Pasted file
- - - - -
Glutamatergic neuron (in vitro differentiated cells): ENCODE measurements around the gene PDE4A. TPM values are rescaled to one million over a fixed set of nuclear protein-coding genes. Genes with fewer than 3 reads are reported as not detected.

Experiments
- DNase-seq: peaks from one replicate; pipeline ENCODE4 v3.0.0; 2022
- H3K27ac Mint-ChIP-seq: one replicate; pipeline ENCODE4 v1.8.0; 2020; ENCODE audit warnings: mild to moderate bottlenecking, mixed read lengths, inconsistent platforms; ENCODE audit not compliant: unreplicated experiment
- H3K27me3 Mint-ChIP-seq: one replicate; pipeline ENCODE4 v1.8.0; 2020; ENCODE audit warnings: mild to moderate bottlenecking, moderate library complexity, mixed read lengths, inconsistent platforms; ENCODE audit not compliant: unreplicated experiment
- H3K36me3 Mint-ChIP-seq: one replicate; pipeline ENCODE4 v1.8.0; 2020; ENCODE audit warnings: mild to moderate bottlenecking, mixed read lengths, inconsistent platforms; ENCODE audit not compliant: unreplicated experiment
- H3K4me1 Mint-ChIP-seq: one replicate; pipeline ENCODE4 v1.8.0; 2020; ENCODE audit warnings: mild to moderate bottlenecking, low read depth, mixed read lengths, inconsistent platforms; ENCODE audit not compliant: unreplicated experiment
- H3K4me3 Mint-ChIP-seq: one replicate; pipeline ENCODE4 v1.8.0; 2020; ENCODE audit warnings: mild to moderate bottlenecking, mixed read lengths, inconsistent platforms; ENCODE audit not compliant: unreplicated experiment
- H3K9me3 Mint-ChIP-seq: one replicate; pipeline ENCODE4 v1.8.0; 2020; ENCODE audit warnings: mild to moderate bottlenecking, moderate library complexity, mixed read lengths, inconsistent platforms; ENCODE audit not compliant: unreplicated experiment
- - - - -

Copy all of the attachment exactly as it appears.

Glutamatergic neuron (in vitro differentiated cells): ENCODE measurements around the gene PDE4A. TPM values are rescaled to one million over a fixed set of nuclear protein-coding genes. Genes with fewer than 3 reads are reported as not detected.

Experiments
- DNase-seq: peaks from one replicate; pipeline ENCODE4 v3.0.0; 2022
- H3K27ac Mint-ChIP-seq: one replicate; pipeline ENCODE4 v1.8.0; 2020; ENCODE audit warnings: mild to moderate bottlenecking, mixed read lengths, inconsistent platforms; ENCODE audit not compliant: unreplicated experiment
- H3K27me3 Mint-ChIP-seq: one replicate; pipeline ENCODE4 v1.8.0; 2020; ENCODE audit warnings: mild to moderate bottlenecking, moderate library complexity, mixed read lengths, inconsistent platforms; ENCODE audit not compliant: unreplicated experiment
- H3K36me3 Mint-ChIP-seq: one replicate; pipeline ENCODE4 v1.8.0; 2020; ENCODE audit warnings: mild to moderate bottlenecking, mixed read lengths, inconsistent platforms; ENCODE audit not compliant: unreplicated experiment
- H3K4me1 Mint-ChIP-seq: one replicate; pipeline ENCODE4 v1.8.0; 2020; ENCODE audit warnings: mild to moderate bottlenecking, low read depth, mixed read lengths, inconsistent platforms; ENCODE audit not compliant: unreplicated experiment
- H3K4me3 Mint-ChIP-seq: one replicate; pipeline ENCODE4 v1.8.0; 2020; ENCODE audit warnings: mild to moderate bottlenecking, mixed read lengths, inconsistent platforms; ENCODE audit not compliant: unreplicated experiment
- H3K9me3 Mint-ChIP-seq: one replicate; pipeline ENCODE4 v1.8.0; 2020; ENCODE audit warnings: mild to moderate bottlenecking, moderate library complexity, mixed read lengths, inconsistent platforms; ENCODE audit not compliant: unreplicated experiment